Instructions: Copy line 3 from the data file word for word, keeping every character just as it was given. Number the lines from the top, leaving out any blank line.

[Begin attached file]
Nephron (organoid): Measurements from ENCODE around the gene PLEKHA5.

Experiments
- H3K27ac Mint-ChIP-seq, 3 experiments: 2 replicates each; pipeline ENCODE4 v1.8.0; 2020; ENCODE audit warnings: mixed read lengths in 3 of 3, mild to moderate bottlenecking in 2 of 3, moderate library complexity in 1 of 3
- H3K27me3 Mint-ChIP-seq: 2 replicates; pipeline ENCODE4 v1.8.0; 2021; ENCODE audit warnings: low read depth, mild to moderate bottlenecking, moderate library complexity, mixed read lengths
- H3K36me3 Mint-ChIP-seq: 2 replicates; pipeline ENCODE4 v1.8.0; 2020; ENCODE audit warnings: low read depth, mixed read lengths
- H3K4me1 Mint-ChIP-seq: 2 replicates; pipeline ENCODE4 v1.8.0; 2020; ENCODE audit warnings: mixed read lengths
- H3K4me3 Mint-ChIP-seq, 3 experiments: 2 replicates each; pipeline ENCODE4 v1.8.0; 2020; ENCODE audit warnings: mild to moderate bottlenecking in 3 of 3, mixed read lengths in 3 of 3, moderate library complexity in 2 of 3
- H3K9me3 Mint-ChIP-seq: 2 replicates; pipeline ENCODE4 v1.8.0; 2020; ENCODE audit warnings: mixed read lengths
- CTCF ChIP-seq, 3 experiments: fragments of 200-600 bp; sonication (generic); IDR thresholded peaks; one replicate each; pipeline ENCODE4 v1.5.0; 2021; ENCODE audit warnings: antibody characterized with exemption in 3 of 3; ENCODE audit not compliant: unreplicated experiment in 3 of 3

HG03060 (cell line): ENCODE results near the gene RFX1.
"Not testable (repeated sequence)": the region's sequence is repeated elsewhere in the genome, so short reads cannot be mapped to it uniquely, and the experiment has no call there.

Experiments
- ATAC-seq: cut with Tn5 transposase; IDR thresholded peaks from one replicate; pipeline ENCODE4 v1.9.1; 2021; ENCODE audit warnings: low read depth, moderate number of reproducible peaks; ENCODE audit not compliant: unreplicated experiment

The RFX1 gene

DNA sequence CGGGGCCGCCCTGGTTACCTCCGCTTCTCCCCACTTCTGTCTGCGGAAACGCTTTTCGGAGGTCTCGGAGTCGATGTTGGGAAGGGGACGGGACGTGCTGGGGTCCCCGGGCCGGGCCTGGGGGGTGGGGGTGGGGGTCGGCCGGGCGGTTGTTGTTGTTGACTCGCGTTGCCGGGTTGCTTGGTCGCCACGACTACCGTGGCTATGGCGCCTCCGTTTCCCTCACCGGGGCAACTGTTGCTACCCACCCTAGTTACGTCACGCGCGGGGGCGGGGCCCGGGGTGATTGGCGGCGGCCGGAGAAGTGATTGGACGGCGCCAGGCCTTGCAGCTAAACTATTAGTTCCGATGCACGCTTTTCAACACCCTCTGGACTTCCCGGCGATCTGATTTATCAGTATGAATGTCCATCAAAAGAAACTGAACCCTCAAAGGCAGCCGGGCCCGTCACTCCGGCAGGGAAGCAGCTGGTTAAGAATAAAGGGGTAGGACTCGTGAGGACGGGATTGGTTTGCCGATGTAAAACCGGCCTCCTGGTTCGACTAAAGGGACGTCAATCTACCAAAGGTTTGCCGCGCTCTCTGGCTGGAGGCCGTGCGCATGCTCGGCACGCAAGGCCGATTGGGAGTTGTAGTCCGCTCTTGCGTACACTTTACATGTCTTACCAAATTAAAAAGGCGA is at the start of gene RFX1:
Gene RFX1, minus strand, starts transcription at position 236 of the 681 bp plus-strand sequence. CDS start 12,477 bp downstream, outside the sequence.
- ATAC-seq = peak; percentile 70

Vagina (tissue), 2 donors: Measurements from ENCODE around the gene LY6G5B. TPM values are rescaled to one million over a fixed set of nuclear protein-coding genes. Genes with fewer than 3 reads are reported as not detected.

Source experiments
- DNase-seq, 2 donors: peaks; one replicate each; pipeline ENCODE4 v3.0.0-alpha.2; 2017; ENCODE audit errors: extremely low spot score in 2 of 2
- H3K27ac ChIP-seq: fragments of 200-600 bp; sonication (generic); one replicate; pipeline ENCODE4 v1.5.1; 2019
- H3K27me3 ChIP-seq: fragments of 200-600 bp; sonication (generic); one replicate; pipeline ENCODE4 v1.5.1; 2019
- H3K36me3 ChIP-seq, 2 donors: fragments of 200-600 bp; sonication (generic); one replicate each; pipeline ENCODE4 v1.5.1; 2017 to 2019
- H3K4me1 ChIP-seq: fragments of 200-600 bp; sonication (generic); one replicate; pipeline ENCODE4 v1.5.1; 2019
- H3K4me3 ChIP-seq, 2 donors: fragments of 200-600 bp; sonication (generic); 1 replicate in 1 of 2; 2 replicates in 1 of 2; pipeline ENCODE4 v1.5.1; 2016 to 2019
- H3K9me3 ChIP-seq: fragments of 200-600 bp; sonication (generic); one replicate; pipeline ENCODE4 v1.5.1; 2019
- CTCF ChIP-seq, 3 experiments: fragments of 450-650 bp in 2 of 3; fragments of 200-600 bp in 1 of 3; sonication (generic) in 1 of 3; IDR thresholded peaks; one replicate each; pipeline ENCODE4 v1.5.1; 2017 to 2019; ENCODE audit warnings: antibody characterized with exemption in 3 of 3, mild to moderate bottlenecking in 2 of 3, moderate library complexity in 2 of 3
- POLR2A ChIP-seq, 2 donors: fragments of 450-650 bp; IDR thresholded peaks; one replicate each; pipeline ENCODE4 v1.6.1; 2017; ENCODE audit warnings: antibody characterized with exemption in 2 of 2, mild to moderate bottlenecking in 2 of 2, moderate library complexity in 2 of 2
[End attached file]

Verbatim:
- H3K27ac Mint-ChIP-seq, 3 experiments: 2 replicates each; pipeline ENCODE4 v1.8.0; 2020; ENCODE audit warnings: mixed read lengths in 3 of 3, mild to moderate bottlenecking in 2 of 3, moderate library complexity in 1 of 3